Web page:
12 August 2008

Gifted (Nikita Lalwani)

Available at all good bookstores, courtesy of Penguin Books South Africa

I'm a little freaked out by those popular semi-scathing documentaries on the paranormal genius kids who compete in spelling bees - but more so, by the pushy, scary Nazi-parents who always seem to feature so prominently and so loudly.

Nonetheless, I really got into
Gifted, with its troubled, lonely adolescent protagonist, the maths prodigy Rumika, who stresses herself out so much that she becomes addicted to eating cumin seeds. Yes, really. Raw. More than 100 grams a day.

After writing her A-levels at 14, she's accepted at Oxford, and that's when things go horribly wrong. Because teenage angst, nasty-father-induced pain, horny twenty-something hotties and Ivy League pressure just don't gel when you're 14.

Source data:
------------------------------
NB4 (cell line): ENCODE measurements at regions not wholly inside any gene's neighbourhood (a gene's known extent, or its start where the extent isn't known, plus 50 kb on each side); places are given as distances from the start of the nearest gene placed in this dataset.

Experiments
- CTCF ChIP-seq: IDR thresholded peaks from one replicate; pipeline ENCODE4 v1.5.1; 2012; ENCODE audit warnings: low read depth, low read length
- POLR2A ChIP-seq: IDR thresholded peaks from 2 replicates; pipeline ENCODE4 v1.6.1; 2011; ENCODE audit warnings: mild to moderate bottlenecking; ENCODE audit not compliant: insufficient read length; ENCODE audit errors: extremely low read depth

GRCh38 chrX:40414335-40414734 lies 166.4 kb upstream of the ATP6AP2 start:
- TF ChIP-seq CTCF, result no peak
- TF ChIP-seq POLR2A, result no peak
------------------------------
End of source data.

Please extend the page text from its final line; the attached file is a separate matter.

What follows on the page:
So Rumika runs away.

This little book made me deeply grateful that I was classroom clever in my early teens, but nowhere near clever enough to be really different. After all, it's hard enough to be a teenager without having to be different.

Only one problem with Gifted, really: It's so similar in vein (English setting, Indian cultural dislocation, prodigy plot) to others out there that I forgot I'd read it, started it two weeks after finishing it the first time and only realised after half an hour why the storyline seemed like an old friend.


No comments: